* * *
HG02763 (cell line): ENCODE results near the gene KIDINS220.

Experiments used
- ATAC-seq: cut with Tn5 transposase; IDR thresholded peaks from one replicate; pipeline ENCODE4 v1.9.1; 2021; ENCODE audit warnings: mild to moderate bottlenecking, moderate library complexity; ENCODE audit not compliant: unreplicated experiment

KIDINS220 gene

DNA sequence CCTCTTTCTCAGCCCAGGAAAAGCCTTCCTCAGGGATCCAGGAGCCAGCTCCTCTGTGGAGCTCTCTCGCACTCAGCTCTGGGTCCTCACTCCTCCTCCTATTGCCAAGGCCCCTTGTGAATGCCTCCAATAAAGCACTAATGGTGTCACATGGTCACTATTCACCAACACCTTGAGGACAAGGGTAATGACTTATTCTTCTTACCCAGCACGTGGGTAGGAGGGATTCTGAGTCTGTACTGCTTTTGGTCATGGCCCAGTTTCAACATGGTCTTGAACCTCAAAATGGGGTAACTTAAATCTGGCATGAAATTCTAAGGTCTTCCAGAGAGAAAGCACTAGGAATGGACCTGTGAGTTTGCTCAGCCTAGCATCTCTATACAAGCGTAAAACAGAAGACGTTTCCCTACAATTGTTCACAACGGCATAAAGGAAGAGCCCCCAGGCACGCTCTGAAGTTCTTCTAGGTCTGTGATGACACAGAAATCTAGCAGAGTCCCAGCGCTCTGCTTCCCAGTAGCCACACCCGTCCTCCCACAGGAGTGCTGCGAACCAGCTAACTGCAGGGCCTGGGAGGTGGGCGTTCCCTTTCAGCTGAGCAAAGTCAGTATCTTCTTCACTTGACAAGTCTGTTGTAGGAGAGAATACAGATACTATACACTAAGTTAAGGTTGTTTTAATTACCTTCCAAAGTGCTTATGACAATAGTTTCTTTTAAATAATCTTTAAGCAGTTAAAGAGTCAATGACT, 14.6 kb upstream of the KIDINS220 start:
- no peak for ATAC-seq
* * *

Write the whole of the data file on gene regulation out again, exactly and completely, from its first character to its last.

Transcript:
HG02763 (cell line): ENCODE results near the gene KIDINS220.

Experiments used
- ATAC-seq: cut with Tn5 transposase; IDR thresholded peaks from one replicate; pipeline ENCODE4 v1.9.1; 2021; ENCODE audit warnings: mild to moderate bottlenecking, moderate library complexity; ENCODE audit not compliant: unreplicated experiment

KIDINS220 gene

DNA sequence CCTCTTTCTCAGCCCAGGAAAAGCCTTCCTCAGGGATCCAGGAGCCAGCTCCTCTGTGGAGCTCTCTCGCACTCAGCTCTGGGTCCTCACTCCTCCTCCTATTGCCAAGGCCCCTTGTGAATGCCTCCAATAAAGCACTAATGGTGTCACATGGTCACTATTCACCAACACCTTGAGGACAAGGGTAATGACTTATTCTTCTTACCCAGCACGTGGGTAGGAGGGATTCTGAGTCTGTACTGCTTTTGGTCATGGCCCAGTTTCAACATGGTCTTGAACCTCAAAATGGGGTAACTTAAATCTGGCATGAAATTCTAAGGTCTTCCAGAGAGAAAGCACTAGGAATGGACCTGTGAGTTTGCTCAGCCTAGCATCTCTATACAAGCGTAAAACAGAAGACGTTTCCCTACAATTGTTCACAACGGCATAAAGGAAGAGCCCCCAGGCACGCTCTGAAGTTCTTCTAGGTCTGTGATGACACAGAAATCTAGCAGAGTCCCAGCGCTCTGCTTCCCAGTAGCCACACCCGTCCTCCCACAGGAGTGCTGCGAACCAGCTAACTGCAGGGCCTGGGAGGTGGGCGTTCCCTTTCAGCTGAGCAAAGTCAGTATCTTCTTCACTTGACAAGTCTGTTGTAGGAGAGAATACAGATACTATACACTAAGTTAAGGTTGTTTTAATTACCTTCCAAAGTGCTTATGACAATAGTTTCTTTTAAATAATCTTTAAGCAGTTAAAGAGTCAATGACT, 14.6 kb upstream of the KIDINS220 start:
- no peak for ATAC-seq